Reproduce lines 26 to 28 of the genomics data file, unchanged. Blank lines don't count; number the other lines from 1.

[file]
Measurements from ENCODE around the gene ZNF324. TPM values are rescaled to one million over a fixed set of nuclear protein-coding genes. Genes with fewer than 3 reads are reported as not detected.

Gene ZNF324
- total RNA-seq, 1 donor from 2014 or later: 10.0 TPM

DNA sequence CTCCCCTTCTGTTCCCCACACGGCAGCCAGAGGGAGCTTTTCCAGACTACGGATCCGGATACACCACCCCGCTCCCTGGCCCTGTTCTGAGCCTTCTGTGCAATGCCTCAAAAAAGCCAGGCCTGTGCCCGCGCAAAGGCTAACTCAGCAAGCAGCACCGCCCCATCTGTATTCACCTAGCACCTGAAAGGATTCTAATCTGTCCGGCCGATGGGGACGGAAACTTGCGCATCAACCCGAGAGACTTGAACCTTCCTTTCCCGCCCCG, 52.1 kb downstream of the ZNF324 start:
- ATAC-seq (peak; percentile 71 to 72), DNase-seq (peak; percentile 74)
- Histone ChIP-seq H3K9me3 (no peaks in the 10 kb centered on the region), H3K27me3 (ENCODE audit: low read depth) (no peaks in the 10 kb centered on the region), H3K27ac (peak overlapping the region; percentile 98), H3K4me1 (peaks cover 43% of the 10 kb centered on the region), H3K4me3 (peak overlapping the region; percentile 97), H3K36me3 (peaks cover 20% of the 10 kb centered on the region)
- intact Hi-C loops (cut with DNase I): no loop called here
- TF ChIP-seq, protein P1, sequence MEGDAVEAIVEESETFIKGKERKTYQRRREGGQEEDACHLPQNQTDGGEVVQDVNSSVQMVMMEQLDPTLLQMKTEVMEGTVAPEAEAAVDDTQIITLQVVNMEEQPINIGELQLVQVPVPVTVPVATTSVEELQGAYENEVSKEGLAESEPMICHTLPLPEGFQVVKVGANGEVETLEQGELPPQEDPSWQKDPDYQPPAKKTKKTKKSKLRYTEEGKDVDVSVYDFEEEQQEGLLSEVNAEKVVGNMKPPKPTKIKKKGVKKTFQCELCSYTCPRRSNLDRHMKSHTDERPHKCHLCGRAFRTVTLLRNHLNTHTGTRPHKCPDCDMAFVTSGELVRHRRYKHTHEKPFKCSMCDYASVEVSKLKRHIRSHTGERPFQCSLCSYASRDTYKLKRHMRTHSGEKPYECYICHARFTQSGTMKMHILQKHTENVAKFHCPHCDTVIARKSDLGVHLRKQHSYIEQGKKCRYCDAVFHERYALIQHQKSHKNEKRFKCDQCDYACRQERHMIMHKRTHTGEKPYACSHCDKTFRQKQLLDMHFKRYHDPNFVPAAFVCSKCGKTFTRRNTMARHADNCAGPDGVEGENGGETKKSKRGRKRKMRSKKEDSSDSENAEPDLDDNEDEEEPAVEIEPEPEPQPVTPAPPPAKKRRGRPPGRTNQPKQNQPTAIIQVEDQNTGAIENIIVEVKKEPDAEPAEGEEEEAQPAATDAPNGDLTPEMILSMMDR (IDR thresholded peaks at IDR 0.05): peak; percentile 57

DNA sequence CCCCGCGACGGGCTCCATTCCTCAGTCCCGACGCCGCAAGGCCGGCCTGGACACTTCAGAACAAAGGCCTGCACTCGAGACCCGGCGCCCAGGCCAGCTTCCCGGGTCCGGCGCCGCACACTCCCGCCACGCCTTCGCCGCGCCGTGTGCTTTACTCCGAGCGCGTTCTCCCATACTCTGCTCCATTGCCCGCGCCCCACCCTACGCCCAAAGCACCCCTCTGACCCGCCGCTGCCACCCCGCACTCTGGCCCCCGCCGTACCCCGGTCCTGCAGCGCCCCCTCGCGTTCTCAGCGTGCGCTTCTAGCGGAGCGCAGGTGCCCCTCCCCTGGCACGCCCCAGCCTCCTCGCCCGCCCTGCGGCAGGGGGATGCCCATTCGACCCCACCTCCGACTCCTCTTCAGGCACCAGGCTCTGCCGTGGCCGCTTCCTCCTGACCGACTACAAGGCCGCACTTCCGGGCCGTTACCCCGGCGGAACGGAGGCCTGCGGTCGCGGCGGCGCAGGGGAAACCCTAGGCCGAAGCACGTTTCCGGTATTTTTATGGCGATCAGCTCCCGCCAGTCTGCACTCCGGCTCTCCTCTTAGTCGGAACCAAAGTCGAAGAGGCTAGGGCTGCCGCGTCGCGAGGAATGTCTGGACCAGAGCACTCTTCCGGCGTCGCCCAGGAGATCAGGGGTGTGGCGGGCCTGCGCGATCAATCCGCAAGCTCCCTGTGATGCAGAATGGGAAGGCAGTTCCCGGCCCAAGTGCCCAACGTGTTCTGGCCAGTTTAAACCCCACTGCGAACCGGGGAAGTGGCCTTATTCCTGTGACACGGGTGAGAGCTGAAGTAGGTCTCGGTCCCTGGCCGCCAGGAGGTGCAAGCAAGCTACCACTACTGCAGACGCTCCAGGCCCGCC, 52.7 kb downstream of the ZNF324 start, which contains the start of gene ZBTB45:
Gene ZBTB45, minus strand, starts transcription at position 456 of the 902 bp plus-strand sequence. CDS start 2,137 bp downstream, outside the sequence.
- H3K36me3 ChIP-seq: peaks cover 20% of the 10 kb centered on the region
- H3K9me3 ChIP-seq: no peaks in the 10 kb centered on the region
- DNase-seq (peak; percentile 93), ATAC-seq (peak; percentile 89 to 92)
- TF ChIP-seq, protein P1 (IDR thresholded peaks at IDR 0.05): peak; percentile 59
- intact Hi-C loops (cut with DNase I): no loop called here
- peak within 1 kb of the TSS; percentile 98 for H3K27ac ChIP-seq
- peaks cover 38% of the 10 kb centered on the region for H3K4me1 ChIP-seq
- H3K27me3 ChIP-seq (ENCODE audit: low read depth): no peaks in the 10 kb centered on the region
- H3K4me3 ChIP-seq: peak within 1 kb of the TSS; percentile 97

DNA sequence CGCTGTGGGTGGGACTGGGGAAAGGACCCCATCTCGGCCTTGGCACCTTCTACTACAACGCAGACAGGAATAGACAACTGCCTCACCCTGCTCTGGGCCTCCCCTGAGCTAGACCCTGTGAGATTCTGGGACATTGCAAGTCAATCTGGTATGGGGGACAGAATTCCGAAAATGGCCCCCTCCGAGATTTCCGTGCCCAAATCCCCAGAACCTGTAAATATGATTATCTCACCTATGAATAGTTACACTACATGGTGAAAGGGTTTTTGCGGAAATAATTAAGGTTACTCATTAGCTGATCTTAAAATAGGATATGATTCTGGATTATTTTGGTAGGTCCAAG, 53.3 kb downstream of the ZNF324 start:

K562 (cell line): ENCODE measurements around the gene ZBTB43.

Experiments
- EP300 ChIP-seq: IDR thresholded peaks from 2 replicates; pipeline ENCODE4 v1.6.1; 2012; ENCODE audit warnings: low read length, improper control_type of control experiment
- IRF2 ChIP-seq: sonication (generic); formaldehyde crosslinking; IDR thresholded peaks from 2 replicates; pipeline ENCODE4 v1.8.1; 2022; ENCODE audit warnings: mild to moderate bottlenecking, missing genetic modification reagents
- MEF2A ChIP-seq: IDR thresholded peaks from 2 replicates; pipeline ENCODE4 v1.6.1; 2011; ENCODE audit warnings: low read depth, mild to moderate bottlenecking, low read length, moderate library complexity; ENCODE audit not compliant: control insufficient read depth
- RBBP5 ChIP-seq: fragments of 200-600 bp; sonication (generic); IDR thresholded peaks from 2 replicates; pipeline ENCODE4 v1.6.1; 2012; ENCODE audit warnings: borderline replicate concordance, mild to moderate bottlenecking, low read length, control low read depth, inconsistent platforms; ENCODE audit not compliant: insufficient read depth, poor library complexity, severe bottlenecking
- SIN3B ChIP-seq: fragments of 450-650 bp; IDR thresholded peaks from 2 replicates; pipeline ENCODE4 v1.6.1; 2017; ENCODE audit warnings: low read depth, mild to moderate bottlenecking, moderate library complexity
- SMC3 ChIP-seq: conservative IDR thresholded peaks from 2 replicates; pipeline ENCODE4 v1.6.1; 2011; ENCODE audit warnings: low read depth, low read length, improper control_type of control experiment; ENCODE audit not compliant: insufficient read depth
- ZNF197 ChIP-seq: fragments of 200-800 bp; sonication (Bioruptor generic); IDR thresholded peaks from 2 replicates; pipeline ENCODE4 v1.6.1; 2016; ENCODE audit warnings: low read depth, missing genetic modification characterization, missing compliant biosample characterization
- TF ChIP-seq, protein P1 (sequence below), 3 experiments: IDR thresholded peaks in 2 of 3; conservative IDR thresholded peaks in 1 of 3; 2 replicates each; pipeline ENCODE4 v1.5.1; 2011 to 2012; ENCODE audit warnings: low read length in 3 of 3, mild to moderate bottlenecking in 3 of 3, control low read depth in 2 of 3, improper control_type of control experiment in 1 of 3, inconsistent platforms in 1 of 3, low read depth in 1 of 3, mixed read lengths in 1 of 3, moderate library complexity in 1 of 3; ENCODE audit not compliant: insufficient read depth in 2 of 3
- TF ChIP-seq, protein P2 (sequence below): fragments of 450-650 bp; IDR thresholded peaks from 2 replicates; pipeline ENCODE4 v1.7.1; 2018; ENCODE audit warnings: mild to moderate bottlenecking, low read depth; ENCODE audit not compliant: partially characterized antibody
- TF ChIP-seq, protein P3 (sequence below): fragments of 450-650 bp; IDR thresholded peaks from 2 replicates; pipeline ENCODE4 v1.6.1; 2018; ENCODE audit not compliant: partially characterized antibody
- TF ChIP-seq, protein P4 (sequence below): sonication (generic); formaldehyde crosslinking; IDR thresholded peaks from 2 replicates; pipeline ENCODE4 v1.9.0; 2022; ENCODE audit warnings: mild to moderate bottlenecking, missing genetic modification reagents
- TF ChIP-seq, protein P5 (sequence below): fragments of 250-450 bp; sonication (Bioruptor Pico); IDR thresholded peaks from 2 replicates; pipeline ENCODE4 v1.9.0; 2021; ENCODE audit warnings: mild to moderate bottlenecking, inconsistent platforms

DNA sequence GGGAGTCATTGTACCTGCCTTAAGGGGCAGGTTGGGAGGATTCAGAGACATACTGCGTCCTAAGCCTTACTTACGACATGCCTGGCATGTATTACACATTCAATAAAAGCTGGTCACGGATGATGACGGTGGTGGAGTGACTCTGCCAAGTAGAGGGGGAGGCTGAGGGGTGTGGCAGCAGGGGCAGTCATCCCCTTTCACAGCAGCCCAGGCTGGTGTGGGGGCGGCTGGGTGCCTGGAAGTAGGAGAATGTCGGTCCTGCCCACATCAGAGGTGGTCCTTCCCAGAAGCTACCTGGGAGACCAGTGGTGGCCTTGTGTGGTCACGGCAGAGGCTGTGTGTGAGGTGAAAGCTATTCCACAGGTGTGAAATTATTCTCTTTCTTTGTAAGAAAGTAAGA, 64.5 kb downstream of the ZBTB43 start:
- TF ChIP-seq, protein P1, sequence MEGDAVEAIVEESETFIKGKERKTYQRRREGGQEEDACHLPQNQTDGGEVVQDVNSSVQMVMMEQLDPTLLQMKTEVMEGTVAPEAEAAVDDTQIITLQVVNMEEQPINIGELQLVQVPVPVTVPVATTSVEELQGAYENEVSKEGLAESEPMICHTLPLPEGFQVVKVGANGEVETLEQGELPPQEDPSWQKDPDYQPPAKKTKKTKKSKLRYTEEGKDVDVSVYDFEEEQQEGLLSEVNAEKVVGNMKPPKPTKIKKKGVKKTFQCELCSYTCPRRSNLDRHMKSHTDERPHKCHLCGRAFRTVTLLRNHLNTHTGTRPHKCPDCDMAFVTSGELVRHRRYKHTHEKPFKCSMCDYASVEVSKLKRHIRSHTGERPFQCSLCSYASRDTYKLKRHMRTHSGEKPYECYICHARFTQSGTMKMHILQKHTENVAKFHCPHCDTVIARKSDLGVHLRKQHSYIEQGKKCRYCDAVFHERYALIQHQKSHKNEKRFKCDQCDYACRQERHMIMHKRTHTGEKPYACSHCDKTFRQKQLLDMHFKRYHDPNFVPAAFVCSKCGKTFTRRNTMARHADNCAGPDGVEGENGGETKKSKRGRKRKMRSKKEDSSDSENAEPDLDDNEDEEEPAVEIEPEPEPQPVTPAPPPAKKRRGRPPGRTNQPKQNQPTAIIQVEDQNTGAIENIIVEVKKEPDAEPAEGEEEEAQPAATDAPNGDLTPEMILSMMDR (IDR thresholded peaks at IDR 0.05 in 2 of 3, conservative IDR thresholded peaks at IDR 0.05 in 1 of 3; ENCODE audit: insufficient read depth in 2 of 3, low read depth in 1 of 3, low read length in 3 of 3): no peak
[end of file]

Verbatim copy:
- RBBP5 ChIP-seq: fragments of 200-600 bp; sonication (generic); IDR thresholded peaks from 2 replicates; pipeline ENCODE4 v1.6.1; 2012; ENCODE audit warnings: borderline replicate concordance, mild to moderate bottlenecking, low read length, control low read depth, inconsistent platforms; ENCODE audit not compliant: insufficient read depth, poor library complexity, severe bottlenecking
- SIN3B ChIP-seq: fragments of 450-650 bp; IDR thresholded peaks from 2 replicates; pipeline ENCODE4 v1.6.1; 2017; ENCODE audit warnings: low read depth, mild to moderate bottlenecking, moderate library complexity
- SMC3 ChIP-seq: conservative IDR thresholded peaks from 2 replicates; pipeline ENCODE4 v1.6.1; 2011; ENCODE audit warnings: low read depth, low read length, improper control_type of control experiment; ENCODE audit not compliant: insufficient read depth